Monica Lewinsky calls for 'revolution' in online news, return to 'compassion and empathy'

Monica Lewinsky calls for 'revolution' in online news, return to 'compassion and empathy'
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Monica Lewinsky called for a "cultural revolution" in online news on Tuesday, seeking a more "compassionate" internet culture. 

The former White House intern turned anti-bullying advocate said at a Washington, D.C., meeting of the International Association of Privacy Professionals that shaming culture online has "mushroomed" since the 1990s scandal that put her in international headlines.

The controversy, she said, wouldn't have hit so hard in a "smaller and much less crowded media landscape" if it had come out in the days before the era of online news readership.


“So as far as our culture of humiliation goes, what we need is a cultural revolution. Public shaming as a blood sport has to stop. It’s time for an intervention in our culture and on the internet. The shift begins with something simple, but it’s actually not easy to do. We need to return to a long held value of compassion. Compassion and empathy," Lewinsky said in her speech, as reported by the Washington Examiner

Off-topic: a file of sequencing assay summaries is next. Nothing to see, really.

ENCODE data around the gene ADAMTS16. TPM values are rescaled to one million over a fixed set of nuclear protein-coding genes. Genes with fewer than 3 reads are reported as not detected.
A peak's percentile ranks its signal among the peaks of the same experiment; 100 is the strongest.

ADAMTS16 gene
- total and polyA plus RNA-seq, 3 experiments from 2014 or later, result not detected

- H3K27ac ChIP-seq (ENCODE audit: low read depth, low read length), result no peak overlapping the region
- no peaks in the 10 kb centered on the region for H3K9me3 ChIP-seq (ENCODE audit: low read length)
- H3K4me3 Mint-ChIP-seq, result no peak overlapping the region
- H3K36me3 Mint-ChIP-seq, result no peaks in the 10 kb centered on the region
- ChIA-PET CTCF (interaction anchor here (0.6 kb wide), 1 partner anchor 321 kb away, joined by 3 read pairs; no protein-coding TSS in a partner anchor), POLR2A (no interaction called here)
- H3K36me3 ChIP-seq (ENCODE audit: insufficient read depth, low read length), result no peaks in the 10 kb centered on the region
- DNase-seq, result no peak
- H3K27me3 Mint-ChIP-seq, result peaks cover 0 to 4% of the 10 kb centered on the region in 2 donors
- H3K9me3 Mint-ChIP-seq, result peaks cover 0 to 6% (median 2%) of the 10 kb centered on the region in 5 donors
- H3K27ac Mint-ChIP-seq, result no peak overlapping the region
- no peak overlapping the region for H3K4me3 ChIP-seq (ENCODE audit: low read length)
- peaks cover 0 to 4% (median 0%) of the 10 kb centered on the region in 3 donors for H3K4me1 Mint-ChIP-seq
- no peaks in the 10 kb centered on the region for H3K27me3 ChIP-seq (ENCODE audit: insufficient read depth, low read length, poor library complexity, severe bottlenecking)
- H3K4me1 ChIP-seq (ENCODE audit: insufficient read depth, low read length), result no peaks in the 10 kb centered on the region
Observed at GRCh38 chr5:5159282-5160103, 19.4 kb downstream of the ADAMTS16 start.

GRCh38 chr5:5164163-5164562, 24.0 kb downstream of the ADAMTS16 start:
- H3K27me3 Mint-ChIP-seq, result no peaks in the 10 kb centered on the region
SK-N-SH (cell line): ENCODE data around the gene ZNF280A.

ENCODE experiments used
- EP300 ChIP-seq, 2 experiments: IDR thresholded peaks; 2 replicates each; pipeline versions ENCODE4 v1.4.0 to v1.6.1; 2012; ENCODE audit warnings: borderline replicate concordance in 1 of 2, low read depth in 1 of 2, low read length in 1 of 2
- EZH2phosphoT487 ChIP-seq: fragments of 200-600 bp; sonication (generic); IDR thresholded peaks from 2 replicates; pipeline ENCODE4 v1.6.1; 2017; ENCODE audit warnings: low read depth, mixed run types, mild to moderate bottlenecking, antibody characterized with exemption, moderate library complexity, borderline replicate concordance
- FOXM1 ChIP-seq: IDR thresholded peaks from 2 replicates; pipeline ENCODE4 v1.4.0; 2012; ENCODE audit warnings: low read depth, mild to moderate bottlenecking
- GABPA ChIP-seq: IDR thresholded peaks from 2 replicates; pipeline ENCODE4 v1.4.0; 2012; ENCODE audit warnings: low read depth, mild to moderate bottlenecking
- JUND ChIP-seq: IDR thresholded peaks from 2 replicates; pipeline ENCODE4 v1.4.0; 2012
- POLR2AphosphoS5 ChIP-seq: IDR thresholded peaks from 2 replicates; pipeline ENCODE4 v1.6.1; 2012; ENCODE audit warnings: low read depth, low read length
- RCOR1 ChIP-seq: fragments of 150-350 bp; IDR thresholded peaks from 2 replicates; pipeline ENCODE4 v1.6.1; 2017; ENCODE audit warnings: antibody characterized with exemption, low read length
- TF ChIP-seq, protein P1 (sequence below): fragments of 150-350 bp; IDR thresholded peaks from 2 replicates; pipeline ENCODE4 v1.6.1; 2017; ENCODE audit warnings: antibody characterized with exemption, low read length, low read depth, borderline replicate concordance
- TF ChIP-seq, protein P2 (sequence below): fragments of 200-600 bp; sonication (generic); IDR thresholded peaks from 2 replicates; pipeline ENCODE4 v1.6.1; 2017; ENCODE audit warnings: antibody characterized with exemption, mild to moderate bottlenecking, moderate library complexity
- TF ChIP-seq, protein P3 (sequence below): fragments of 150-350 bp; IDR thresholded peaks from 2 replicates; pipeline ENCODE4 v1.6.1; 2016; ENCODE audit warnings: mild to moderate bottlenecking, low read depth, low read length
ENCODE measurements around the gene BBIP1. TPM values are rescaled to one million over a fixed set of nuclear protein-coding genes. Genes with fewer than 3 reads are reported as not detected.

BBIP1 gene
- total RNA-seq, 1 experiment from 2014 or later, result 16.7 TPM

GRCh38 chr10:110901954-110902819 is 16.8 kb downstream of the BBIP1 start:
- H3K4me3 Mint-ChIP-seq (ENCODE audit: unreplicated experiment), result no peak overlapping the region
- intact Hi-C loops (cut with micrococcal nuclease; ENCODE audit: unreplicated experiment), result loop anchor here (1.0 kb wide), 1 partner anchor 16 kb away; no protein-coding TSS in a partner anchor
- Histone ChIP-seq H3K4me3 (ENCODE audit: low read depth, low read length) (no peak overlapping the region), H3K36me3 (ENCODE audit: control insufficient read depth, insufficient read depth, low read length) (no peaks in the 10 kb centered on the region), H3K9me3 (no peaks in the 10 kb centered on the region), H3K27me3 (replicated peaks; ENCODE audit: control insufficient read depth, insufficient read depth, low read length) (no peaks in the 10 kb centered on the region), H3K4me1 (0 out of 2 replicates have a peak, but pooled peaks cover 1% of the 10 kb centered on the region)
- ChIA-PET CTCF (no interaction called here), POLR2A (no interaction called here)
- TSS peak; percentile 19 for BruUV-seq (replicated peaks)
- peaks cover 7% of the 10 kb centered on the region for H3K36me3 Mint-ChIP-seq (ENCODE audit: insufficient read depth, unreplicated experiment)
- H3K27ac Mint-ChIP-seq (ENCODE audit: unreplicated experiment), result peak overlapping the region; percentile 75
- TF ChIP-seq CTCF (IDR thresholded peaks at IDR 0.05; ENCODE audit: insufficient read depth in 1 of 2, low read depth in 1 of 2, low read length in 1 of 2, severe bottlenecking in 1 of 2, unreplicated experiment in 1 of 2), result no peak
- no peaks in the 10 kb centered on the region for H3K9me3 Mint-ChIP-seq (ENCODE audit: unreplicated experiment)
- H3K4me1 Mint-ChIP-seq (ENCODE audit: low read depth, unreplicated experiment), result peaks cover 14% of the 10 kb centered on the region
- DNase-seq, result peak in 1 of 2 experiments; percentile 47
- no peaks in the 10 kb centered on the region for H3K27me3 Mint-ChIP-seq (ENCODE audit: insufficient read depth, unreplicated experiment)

"Just imagine walking a mile in someone else’s headline," she added. 

The comments by Lewinski, 44, who has described herself as "patient zero" of online bullying, echo the message of her anti-cyberbullying message, "Click With Compassion." 

Cyberbullying has also been a central focus of first lady Melania TrumpMelania TrumpJill Biden a key figure in push to pitch White House plans Petition calls for Jill Biden to undo Trump-era changes to White House Rose Garden Fox News's Bret Baier posts vaccination selfie MORE, who recently addressed her critics on the issue following President TrumpDonald TrumpWarren says Republican party 'eating itself and it is discovering that the meal is poisonous' More than 75 Asian, LGBTQ groups oppose anti-Asian crime bill McConnell says he's 'great admirer' of Liz Cheney but mum on her removal MORE's rancorous comments toward his opponents on Twitter. 

Ending cyberbullying begins with "evolving our beliefs," Lewinsky said, noting the cultural changes on issues such as gay rights and racism. 

"With every click we actually make a choice," Lewinski said. "The more we saturate our culture with public shaming and the more we invade privacy, the more accepted it is."